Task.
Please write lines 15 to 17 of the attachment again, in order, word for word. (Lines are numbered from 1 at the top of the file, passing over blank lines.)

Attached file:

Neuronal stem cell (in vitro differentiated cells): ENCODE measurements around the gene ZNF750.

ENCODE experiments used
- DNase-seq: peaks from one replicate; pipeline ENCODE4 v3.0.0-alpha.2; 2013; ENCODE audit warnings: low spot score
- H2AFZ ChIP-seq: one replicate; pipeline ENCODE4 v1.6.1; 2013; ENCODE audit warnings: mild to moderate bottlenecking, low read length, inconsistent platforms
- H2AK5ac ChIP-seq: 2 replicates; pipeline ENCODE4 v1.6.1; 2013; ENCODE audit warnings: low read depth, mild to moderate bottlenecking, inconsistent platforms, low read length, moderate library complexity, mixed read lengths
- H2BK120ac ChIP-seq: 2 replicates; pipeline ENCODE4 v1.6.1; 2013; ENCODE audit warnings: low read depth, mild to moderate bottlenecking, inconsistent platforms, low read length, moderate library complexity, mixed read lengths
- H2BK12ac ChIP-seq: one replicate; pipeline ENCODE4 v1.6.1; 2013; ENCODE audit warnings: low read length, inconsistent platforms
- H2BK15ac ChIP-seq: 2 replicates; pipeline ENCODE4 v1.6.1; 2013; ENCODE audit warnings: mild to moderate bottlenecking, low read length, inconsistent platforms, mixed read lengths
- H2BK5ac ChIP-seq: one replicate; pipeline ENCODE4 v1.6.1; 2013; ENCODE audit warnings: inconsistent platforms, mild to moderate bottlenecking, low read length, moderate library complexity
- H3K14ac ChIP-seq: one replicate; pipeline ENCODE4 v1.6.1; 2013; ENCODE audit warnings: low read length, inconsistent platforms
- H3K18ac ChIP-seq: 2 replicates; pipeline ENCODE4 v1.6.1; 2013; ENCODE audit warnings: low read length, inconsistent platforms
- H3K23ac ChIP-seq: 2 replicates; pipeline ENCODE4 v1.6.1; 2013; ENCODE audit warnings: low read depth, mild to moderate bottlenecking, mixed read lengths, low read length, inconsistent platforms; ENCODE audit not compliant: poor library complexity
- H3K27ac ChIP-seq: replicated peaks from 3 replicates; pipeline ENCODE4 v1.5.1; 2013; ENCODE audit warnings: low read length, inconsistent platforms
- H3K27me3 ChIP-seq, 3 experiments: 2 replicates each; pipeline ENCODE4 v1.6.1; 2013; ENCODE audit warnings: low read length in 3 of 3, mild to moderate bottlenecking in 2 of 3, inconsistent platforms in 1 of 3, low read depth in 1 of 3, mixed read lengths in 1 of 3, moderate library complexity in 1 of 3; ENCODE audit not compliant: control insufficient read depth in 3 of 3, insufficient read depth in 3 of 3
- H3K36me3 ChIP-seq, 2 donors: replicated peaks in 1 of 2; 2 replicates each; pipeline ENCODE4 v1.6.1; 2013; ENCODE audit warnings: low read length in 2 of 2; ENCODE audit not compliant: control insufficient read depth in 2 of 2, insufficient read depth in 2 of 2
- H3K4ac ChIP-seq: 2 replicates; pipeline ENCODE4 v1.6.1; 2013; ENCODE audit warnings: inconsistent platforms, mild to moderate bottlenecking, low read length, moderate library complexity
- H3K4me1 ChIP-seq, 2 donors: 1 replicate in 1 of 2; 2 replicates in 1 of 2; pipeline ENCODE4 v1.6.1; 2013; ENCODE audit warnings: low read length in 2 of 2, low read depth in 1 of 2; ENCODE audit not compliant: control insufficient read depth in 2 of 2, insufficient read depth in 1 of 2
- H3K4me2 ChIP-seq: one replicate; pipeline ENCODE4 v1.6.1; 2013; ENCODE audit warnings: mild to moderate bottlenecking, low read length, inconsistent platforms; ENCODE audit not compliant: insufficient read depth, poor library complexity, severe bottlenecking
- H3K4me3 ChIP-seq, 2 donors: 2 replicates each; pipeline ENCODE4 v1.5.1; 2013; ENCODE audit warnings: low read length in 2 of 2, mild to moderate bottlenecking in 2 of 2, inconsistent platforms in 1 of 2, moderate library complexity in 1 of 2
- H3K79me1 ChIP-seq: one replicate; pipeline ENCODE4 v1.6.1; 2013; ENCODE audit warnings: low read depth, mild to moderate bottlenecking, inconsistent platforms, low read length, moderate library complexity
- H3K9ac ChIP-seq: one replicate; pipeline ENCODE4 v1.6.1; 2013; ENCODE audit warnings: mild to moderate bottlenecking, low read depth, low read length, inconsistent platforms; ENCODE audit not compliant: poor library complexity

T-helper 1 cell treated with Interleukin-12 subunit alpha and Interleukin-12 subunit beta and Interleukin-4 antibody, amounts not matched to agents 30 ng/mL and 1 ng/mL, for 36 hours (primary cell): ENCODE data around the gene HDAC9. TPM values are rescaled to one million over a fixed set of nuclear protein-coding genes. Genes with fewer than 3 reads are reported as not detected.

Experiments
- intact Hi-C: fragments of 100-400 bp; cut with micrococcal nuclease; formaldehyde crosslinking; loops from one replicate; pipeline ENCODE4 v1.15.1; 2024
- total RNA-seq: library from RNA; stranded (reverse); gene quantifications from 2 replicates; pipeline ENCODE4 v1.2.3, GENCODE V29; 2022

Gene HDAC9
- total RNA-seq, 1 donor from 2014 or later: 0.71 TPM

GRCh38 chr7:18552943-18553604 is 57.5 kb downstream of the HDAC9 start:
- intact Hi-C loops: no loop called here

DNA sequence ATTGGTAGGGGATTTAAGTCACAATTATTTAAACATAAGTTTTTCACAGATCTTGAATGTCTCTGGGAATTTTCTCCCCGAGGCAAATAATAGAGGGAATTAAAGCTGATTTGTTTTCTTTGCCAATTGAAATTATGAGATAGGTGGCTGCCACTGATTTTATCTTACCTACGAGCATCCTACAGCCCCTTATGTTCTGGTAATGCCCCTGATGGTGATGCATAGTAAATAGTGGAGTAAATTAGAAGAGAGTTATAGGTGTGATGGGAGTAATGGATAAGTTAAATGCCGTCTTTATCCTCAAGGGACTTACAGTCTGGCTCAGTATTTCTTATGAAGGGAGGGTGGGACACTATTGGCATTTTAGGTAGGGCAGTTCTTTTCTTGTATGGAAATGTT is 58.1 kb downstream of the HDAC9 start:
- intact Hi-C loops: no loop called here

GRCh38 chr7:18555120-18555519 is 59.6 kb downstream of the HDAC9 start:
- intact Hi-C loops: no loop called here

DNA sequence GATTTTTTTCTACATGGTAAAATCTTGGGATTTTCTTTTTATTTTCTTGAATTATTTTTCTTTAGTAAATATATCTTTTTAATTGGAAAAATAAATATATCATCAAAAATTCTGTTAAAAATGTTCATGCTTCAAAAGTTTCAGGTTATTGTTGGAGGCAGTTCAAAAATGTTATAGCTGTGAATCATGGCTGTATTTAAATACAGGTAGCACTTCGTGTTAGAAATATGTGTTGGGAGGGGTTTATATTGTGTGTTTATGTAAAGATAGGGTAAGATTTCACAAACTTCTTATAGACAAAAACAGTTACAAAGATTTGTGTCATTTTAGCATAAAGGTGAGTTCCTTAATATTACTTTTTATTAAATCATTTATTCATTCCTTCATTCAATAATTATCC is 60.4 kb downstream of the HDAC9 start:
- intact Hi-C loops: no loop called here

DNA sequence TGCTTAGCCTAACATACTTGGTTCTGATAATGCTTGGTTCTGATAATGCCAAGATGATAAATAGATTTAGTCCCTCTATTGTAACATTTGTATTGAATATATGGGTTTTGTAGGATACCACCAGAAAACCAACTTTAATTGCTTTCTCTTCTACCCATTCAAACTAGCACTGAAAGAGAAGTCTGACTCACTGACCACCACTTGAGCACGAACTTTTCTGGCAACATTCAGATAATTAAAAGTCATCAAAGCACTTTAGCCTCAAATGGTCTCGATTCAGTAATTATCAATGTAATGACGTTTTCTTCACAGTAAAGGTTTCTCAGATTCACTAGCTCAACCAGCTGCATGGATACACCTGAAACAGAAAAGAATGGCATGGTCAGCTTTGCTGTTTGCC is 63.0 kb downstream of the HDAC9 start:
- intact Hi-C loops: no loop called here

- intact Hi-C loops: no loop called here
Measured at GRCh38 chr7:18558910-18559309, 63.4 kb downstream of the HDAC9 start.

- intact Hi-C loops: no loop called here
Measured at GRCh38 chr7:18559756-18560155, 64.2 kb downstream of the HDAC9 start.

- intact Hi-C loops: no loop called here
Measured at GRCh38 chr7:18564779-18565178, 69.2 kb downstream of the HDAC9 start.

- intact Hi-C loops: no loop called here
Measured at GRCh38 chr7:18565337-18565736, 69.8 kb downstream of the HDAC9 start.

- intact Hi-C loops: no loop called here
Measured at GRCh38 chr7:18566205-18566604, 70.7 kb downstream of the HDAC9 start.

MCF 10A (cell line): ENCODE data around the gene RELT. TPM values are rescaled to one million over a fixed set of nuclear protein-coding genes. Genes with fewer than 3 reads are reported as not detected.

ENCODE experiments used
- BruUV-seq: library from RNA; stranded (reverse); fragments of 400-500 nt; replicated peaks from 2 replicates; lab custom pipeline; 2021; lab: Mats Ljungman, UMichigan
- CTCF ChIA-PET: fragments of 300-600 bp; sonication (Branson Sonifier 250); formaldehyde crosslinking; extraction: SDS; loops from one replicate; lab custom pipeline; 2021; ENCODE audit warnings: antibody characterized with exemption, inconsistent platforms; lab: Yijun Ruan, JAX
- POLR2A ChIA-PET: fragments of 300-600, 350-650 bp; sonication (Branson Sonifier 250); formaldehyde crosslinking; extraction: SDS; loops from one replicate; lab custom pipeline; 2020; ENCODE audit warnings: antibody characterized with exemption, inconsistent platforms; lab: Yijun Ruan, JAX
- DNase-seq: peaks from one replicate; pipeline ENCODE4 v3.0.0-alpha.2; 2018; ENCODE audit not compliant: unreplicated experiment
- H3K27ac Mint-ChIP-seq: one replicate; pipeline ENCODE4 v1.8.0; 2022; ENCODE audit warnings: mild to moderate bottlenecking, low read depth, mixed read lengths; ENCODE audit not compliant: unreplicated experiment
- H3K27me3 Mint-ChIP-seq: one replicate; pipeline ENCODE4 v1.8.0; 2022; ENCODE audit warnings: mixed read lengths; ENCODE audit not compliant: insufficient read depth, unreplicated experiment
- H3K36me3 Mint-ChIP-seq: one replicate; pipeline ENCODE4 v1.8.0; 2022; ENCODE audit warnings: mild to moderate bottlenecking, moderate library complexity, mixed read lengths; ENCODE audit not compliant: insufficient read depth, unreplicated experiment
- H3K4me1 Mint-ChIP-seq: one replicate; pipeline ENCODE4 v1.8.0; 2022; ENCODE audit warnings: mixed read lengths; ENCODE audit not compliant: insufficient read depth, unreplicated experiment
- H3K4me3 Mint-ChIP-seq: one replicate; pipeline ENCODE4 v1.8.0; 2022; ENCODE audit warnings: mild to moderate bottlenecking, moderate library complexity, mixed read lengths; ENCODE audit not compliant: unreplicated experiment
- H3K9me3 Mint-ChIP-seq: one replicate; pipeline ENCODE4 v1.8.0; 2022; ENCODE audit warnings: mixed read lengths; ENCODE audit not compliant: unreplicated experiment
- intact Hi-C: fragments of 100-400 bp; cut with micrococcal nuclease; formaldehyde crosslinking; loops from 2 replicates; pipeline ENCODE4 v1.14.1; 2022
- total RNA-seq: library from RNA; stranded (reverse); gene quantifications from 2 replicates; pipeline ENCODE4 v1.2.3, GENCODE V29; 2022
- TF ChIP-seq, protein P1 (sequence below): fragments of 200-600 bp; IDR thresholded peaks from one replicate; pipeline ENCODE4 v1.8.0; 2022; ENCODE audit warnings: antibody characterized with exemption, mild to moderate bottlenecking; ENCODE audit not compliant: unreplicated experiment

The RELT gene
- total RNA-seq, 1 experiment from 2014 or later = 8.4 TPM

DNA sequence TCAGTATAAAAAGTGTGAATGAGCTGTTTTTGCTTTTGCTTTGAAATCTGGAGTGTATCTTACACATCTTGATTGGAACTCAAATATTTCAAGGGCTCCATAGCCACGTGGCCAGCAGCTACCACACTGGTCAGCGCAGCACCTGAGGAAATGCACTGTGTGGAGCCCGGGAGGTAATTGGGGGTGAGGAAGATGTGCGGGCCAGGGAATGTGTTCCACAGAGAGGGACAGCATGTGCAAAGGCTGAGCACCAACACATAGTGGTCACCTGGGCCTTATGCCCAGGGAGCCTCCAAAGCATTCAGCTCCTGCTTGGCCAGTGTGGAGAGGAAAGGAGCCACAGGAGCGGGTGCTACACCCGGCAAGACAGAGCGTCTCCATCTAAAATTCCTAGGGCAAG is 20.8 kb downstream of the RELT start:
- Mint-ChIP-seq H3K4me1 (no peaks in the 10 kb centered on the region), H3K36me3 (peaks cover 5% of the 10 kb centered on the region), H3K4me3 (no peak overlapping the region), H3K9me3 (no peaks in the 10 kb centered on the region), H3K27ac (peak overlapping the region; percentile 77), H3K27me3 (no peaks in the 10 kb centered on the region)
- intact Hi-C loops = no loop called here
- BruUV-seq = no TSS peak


- H3K36me3 ChIP-seq, 2 donors: replicated peaks in 1 of 2; 2 replicates each; pipeline ENCODE4 v1.6.1; 2013; ENCODE audit warnings: low read length in 2 of 2; ENCODE audit not compliant: control insufficient read depth in 2 of 2, insufficient read depth in 2 of 2
- H3K4ac ChIP-seq: 2 replicates; pipeline ENCODE4 v1.6.1; 2013; ENCODE audit warnings: inconsistent platforms, mild to moderate bottlenecking, low read length, moderate library complexity
- H3K4me1 ChIP-seq, 2 donors: 1 replicate in 1 of 2; 2 replicates in 1 of 2; pipeline ENCODE4 v1.6.1; 2013; ENCODE audit warnings: low read length in 2 of 2, low read depth in 1 of 2; ENCODE audit not compliant: control insufficient read depth in 2 of 2, insufficient read depth in 1 of 2